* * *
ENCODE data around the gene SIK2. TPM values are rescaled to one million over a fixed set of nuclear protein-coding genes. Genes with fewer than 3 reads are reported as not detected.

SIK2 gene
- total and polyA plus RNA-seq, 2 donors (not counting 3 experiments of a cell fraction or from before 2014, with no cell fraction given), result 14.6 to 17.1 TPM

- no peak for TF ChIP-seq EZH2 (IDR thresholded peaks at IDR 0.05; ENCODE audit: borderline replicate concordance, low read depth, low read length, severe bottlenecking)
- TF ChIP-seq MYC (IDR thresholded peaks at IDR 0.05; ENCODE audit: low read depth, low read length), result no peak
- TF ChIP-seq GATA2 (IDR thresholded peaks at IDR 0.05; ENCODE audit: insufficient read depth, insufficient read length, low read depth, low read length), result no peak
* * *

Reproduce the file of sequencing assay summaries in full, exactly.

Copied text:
ENCODE data around the gene SIK2. TPM values are rescaled to one million over a fixed set of nuclear protein-coding genes. Genes with fewer than 3 reads are reported as not detected.

SIK2 gene
- total and polyA plus RNA-seq, 2 donors (not counting 3 experiments of a cell fraction or from before 2014, with no cell fraction given), result 14.6 to 17.1 TPM

- no peak for TF ChIP-seq EZH2 (IDR thresholded peaks at IDR 0.05; ENCODE audit: borderline replicate concordance, low read depth, low read length, severe bottlenecking)
- TF ChIP-seq MYC (IDR thresholded peaks at IDR 0.05; ENCODE audit: low read depth, low read length), result no peak
- TF ChIP-seq GATA2 (IDR thresholded peaks at IDR 0.05; ENCODE audit: insufficient read depth, insufficient read length, low read depth, low read length), result no peak